5 best packrafts to own in 2019

Reap big adventure rewards in some of the finest backcountry boats around

Outdoor recreation is growing fast in what amounts to nearly $427.2 billion spent on getting outside last year alone. I guess this means that many of you out there are on the hunt for great gear to fulfill your outdoor excursions. Packrafting is trending hot right now. And comes from a combination of the words backpacking and rafting.

Having boat that’s built for the backcountry stowed in your backpack is convenient. It gives you unimaginable access to the wilderness, and to transportation and survival options, along with a load of fun. If you’re an adventurer or someone who loves being in a remote landscape, then owning a packraft is a must. There are different categories of packrafts, but we will primarily draw the distinction between the ultralights better for calmer waters and whitewater ready capable of handling turbulent waters.

Packrafts are gateway gear to big adventure

A few things to consider when shopping for the perfect packraft: it needs to have some width for stability, a degree of narrowness for hydrodynamics, and good dernier for durability. An entire packraft kit might come in somewhere between 2 and 14 pounds, depending on your needs and standards. Mostly when we think of packrafts, we’re carrying them around on our backs or bikes, but they’re also good for throwing in the trunk of a car during a road or camping trip.

Kokopelli is one of the latest companies to enter the packraft market but proves to be a favorite among outdoor enthusiasts. Alpacka has been around for much longer and have earned a solid reputation for innovation and quality packrafts. AIRE is another good producer out of Idaho. So, without further ado, here are some of the best packrafts to consider buying as part of your outdoor gear. And there are a few others.

Kokopelli Packraft Nirvana Packraft with Spraydeck and TiZip Storage – $1,200

This one-person Kokopelli packraft comes in slightly heavier than the others at over 9 lbs., but this is a go-to raft for the serious backpacker and for hitting whitewater. It has convenient TiZip zippers for air and water-tight storage inside the pontoons – incredibly useful for placing gear during longer trips or when covering greater distances by lake or river. It has 6 nylon loop D-rings for tying down a bicycle or other hiking affairs. A spraydeck is included and is 100% waterproof with taped seams to keep the heat in and the water out. The packed dimensions of this raft are 29x12x7, with a capacity for 350 pounds. Also, worth checking out is the lighter Kokopelli Packraft Nirvana Self-Bailer Packraft for $1,050.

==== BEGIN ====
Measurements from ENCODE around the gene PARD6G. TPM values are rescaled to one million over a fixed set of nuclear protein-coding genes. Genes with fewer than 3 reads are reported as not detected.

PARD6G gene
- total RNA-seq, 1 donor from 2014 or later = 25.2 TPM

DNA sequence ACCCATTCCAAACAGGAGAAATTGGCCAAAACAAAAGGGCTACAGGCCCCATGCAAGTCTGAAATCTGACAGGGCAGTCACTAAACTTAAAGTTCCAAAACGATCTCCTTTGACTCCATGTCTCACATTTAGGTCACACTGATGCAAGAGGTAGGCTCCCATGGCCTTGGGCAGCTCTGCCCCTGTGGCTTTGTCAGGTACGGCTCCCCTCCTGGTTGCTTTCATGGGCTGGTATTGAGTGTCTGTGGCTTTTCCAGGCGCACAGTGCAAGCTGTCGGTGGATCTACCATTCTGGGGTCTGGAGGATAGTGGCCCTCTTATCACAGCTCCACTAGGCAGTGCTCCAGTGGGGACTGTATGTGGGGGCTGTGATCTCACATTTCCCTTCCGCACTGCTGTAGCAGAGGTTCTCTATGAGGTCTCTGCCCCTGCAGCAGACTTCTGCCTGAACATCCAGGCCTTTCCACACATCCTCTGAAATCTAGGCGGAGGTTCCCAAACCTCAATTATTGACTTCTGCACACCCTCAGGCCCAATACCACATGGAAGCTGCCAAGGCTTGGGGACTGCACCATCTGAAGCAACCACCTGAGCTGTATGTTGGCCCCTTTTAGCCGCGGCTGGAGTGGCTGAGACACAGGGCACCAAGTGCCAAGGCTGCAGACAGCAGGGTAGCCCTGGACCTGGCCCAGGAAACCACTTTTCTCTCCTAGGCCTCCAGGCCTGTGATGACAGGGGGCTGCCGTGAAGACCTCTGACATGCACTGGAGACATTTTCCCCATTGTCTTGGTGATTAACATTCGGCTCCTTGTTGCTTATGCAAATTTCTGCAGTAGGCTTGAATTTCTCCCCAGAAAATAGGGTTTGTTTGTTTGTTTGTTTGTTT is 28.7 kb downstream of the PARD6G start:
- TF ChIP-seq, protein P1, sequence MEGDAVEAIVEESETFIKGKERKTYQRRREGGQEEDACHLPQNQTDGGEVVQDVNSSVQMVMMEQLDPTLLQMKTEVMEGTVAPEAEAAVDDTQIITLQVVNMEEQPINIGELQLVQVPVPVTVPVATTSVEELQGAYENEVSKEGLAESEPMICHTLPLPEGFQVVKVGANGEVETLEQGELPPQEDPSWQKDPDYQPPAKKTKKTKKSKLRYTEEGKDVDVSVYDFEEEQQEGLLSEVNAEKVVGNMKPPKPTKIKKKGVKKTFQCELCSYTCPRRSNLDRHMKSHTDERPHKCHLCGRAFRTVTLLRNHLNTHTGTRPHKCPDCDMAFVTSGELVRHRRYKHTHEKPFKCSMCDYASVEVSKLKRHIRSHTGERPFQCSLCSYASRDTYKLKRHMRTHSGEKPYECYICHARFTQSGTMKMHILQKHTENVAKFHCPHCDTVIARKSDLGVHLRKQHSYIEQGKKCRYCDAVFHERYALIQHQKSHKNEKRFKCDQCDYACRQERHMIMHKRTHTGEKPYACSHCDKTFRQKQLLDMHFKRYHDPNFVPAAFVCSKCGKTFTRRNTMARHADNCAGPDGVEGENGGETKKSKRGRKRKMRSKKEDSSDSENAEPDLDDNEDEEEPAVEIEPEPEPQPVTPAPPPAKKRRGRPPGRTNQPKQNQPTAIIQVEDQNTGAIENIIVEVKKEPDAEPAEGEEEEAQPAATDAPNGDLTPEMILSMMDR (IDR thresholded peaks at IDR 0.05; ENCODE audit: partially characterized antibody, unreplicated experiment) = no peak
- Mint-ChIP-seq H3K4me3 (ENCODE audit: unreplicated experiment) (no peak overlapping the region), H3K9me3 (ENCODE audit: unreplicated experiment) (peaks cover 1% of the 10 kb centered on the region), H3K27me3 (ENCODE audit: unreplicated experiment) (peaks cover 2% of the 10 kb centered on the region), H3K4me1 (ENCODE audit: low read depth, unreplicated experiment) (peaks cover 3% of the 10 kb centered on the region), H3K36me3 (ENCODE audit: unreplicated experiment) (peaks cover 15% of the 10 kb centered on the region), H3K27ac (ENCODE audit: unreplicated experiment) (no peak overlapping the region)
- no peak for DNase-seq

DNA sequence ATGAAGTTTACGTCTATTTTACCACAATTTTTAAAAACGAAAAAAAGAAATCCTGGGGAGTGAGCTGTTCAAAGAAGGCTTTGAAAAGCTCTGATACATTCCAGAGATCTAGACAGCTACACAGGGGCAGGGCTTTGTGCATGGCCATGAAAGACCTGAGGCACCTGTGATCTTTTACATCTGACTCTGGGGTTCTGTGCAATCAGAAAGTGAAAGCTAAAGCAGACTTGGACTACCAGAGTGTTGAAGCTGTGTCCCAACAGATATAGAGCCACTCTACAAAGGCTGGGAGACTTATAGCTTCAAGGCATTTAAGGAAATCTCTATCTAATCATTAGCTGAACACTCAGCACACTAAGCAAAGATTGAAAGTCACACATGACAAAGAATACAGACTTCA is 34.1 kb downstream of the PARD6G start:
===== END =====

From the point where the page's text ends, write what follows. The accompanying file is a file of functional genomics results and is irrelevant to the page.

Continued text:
Kokopelli Packraft Rogue-Lite Packraft – $825

This Kokopelli raft is an excellent and light option under 5 lbs. It’s really incredible to think about the access to lake and river systems you’ll have with this thing rolled up inside your pack or strung to your bike: it goes down to the size of a roll of paper towels. Although, being lighter means that it is constructed for more gentle conditions like floating around and fishing alpine lakes or peaceful rivers. The floor is reinforced with Kevlar for extra durability and 4 nylon loop D-rings are present for tying down gear. The packed dimensions are 7×18 inches with a weight capacity of 250 pounds.

Alpacka Scout – $595

This raft is part of Alpacka’s Ultralight Series – which is all about minimalism and the bare essentials. It has been thoughtfully designed for exactly what you need while keeping the weight down to a minimum – around 3.25 lbs. – which makes this raft a perfect companion for fastpacking, river crossings, canyoneering, and mountain lake fishing. It packs down to 15×5 inches and has a maximum capacity of about 225 pounds. There’s always the possibility to upscale to the Ultralight Caribou at $795, a raft with similar elements but extra room and ties for carrying a bicycle on the bow.

Alpacka Gnarwhal – $1,500

A handy dandy packraft can get you through places like the Grand Canyon or the Black Canyon of the Gunnison. This backcountry boat is part of the Whitewater series from Alpacka and is capable of handling Class IV-V whitewater runs. The Gnarwhal achieves a nice middle ground between great stability and good maneuverability. It weighs in around 7.7 lbs. and packs down to 20×7 inches, with maximum capacity of 450 pounds.

AIRE BakRaft Hybrid – $1,549

This inflatable watercraft looks more like a kayak or banana boat than anything else. But don’t be deceived as this is no kid’s pool toy. The AIRE BakRaft Hybrid can take action head-on. The BAKraft Hybrid is the lightest self-bailing of its design at 8.5 lbs. Also included is a top-off hand pump and thigh straps – useful to refine your control and handling of the raft.

Don’t forget that it’s a wise decision to invest in some extra gear, especially things like a PFD and helmet. They may take up extra space in your pack and add overall weight to the kit, but these items can be lifesavers in certain situations. Paddles are needed for certain, otherwise, you won’t get very far. Happy packrafting! And if you are just learning about packrafting, read more about the basics here